Those who can ask the right questions are armed with the capacity to make a moral choice, to defend the good in the face of outside pressure. And this is why the philosopher Immanuel Kant puts the duties we have to ourselves before the duties we have to others. The standard for Kant is not the biblical idea of self-love—love thy neighbor as thyself, do unto others as you would have them do unto you—but self-respect. What brings us meaning and worth as human beings is our ability to stand up and pit ourselves against injustice and the vast, moral indifference of the universe. Once justice perishes, as Kant knew, life loses all meaning. Those who meekly obey laws and rules imposed from the outside—including religious laws—are not moral human beings. The fulfillment of an imposed law is morally neutral. The truly educated make their own wills serve the higher call of justice, empathy and reason. Socrates made the same argument when he said it is better to suffer wrong than to do wrong.

    “The greatest evil perpetrated,” Hannah Arendt wrote, “is the evil committed by nobodies, that is, by human beings who refuse to be persons.”

    As Arendt pointed out, we must trust only those who have this self-awareness. This self-awareness comes only through consciousness. It comes with the ability to look at a crime being committed and say “I can’t.” We must fear, Arendt warned, those whose moral system is built around the flimsy structure of blind obedience. We must fear those who cannot think. Unconscious civilizations become totalitarian wastelands.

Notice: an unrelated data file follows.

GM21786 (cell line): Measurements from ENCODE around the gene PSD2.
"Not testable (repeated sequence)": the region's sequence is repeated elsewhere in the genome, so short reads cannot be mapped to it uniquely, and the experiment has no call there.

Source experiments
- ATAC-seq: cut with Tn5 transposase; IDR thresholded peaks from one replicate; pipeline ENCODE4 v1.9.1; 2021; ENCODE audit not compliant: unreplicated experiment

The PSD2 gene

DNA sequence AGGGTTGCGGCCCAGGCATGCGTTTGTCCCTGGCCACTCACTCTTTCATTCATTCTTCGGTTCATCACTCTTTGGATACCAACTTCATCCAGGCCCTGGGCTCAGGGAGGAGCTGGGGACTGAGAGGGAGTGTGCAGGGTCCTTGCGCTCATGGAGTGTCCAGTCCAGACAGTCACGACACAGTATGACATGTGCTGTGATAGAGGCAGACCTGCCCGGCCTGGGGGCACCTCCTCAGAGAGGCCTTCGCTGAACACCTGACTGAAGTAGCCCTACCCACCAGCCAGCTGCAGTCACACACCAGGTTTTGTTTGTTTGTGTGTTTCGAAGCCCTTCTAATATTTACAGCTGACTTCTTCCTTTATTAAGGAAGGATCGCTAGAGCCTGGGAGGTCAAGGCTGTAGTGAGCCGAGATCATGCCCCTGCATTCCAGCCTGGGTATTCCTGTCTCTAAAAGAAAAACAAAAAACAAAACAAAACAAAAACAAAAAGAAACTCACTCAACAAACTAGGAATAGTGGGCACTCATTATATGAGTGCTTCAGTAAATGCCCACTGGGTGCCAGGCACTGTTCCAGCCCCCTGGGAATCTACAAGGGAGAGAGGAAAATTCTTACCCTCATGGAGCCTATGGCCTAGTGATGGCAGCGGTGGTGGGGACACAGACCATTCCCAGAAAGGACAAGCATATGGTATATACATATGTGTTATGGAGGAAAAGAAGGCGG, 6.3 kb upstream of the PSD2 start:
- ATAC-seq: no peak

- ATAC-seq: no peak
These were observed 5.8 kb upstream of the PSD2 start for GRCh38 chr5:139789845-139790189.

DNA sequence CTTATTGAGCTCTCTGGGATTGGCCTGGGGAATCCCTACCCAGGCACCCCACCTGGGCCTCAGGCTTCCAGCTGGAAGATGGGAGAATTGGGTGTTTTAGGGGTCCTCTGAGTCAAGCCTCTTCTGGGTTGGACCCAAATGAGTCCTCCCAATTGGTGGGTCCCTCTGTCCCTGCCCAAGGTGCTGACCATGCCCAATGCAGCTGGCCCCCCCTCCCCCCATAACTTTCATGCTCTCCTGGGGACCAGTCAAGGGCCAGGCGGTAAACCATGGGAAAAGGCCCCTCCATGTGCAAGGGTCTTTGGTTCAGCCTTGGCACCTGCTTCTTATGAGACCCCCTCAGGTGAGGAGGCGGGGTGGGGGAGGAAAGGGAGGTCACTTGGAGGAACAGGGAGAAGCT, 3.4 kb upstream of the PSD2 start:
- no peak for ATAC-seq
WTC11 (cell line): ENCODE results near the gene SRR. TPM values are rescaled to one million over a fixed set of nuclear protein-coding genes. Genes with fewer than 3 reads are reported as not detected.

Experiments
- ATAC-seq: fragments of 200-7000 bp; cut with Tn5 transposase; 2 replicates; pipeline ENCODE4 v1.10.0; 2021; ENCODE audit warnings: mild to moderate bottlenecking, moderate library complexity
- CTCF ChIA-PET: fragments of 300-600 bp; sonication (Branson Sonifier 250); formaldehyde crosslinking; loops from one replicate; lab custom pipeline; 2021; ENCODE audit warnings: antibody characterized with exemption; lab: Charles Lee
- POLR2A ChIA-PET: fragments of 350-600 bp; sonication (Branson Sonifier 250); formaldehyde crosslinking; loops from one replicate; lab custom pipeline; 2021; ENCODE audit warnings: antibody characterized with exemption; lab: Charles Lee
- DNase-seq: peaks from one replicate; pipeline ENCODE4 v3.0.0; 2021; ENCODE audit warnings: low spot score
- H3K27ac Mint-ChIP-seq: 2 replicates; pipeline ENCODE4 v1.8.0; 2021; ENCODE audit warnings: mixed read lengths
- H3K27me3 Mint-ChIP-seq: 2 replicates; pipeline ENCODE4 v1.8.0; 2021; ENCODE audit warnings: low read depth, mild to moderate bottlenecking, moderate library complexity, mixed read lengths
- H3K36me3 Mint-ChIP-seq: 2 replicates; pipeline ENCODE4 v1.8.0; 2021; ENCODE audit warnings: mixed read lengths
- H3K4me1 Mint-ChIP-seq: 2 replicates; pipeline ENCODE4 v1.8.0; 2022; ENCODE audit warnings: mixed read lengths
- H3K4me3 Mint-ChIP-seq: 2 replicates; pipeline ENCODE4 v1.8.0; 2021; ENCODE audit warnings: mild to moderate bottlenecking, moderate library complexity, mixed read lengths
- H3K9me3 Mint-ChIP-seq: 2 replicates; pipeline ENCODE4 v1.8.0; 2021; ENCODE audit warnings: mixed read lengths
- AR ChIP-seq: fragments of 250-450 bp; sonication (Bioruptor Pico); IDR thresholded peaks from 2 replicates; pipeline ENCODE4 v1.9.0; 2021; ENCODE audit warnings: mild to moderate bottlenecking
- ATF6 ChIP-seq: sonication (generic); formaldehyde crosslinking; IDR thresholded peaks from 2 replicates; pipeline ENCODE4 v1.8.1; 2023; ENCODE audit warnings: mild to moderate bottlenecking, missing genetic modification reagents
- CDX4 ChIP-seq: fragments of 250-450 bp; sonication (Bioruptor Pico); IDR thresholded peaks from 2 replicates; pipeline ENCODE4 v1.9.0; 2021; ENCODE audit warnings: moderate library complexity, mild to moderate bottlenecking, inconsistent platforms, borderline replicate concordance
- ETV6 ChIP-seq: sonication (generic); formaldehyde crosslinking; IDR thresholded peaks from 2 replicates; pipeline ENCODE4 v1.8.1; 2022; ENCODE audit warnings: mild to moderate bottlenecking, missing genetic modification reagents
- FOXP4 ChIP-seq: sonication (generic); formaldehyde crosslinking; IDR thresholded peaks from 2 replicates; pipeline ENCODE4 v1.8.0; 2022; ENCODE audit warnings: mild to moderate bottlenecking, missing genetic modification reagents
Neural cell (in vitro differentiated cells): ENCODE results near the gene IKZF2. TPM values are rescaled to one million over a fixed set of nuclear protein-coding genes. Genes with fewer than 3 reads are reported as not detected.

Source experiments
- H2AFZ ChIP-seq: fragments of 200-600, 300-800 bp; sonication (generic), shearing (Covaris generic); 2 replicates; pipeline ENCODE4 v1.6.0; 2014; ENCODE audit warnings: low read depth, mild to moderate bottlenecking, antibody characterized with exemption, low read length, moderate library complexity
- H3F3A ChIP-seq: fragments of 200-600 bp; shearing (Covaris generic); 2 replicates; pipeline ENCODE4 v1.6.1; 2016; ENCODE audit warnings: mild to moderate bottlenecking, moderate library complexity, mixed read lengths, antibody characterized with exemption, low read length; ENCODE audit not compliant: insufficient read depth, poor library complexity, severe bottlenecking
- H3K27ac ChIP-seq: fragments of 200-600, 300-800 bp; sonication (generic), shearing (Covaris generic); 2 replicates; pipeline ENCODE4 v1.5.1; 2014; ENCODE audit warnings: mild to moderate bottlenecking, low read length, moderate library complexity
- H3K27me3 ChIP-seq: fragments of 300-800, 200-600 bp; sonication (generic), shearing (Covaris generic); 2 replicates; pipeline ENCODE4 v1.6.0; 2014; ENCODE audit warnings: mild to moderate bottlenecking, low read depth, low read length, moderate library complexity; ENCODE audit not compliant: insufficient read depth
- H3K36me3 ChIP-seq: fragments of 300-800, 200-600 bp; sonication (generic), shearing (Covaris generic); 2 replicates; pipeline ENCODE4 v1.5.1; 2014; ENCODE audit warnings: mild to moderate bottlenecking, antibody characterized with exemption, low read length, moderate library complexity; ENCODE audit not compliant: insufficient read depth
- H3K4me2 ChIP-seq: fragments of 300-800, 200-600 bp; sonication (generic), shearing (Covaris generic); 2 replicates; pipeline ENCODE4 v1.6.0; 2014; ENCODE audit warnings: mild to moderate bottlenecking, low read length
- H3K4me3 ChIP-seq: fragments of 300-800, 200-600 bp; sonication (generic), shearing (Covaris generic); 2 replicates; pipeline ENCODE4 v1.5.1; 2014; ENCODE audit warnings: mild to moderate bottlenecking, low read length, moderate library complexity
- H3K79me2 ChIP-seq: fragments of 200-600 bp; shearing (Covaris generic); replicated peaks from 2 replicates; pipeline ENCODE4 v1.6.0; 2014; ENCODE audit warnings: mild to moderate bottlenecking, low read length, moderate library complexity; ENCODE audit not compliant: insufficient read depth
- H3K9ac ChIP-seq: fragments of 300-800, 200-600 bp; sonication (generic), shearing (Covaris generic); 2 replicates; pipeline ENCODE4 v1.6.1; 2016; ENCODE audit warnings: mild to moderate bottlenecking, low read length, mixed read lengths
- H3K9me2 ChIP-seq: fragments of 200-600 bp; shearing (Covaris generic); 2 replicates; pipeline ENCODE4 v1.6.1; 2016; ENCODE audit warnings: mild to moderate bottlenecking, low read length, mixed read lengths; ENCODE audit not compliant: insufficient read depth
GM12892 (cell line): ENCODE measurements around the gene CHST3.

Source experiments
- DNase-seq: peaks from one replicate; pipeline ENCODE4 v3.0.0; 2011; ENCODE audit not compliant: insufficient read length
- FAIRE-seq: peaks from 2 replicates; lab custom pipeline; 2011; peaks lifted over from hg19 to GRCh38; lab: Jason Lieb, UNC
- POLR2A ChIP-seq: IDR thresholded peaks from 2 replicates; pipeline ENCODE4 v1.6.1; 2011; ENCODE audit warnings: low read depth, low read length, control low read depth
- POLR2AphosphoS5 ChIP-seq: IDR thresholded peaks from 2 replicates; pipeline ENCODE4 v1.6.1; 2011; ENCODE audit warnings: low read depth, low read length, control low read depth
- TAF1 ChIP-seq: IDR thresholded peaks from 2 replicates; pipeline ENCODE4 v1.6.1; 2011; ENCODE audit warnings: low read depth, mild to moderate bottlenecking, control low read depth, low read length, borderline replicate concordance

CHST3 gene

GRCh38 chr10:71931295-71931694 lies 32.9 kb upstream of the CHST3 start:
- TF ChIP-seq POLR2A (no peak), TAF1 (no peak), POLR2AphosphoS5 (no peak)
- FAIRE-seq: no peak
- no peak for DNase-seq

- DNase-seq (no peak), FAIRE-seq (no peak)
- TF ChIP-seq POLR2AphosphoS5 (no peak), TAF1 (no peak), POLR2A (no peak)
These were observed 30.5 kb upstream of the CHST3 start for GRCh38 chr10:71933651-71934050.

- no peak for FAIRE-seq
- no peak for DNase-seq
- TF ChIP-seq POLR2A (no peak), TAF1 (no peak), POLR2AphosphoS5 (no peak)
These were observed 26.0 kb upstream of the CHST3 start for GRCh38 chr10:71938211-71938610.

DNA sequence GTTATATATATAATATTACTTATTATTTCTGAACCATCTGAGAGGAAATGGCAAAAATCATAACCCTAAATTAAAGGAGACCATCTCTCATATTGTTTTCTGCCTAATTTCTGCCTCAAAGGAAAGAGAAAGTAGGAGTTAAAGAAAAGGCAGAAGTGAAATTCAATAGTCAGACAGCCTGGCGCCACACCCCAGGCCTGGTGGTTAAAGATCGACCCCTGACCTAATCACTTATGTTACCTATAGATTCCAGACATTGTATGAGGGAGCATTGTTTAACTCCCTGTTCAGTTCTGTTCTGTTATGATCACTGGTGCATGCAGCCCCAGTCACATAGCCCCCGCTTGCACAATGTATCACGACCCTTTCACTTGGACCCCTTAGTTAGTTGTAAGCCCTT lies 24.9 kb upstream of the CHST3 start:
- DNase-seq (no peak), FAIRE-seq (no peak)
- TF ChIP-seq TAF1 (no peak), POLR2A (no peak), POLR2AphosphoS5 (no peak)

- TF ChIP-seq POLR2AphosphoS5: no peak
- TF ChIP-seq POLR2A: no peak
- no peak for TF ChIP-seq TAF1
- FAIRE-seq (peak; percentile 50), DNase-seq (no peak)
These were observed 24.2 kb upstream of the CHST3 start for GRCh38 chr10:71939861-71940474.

“The greatest evildoers are those who don’t remember because they have never given thought to the matter, and, without remembrance, nothing can hold them back,” Arendt writes. “For human beings, thinking of past matters means moving in the dimension of depth, striking roots and thus stabilizing themselves, so as not to be swept away by whatever may occur—the Zeitgeist or History or simple temptation. The greatest evil is not radical, it has no roots, and because it has no roots it has no limitations, it can go to unthinkable extremes and sweep over the whole world.”

    Kinda fits huh? As Babylon’s facade wears thin (and then wears off) we could end up discovering we all are fighting the same fight, just w/in the realm of our own interests, and that the greatest ploy of the Mammonites has been to keep us divided, calling each other names and squabbling over inanities twixt each other…

    Anyone have any good “Eat the Rich” recipes?

    Ah… and if education and where it’s headed is of interest, read all of Hedge’s piece, it’s well worth the time.